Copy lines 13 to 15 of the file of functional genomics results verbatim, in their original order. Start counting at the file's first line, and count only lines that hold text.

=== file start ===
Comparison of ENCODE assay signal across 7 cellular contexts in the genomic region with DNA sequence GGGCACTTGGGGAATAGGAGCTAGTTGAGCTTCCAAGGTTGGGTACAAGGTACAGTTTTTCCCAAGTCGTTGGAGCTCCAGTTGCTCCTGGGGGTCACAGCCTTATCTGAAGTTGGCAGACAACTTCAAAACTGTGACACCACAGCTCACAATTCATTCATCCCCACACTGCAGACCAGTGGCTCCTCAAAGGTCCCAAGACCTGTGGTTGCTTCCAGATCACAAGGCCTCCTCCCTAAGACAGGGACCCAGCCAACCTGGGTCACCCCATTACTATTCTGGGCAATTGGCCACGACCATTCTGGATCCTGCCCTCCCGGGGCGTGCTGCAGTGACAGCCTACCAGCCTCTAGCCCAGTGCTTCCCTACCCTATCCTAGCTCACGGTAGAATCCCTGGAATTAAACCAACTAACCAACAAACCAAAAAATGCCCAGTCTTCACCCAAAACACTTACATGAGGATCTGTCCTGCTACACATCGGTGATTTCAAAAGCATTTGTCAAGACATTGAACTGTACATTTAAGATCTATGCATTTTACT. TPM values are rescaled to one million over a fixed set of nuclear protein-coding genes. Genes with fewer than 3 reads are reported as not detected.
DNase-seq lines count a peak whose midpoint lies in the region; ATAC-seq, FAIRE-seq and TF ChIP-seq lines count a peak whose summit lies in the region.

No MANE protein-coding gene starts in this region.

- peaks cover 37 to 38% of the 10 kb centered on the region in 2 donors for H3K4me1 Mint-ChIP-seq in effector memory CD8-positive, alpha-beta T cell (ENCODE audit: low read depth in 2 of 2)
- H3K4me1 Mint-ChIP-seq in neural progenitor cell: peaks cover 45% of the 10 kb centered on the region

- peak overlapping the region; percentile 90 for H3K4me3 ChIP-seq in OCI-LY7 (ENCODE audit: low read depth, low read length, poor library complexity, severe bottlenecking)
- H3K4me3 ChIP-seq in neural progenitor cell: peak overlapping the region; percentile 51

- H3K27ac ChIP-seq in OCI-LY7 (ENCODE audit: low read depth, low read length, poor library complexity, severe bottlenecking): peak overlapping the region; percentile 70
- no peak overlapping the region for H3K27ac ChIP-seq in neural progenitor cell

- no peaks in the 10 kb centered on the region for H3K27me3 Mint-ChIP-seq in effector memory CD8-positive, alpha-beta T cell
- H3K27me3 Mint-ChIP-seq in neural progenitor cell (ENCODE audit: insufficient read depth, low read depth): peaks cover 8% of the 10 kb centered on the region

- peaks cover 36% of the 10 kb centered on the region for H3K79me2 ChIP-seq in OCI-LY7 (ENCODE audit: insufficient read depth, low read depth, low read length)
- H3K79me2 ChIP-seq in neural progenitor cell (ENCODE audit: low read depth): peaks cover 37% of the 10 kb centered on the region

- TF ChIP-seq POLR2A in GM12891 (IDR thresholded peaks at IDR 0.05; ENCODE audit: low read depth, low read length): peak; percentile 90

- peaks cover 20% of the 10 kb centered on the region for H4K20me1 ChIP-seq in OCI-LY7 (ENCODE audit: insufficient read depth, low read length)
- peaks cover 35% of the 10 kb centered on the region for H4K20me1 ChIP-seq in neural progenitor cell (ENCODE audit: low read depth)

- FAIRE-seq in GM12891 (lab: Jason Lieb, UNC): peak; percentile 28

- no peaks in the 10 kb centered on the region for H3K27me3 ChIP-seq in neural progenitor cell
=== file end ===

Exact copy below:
- H3K79me2 ChIP-seq in neural progenitor cell (ENCODE audit: low read depth): peaks cover 37% of the 10 kb centered on the region

- TF ChIP-seq POLR2A in GM12891 (IDR thresholded peaks at IDR 0.05; ENCODE audit: low read depth, low read length): peak; percentile 90

- peaks cover 20% of the 10 kb centered on the region for H4K20me1 ChIP-seq in OCI-LY7 (ENCODE audit: insufficient read depth, low read length)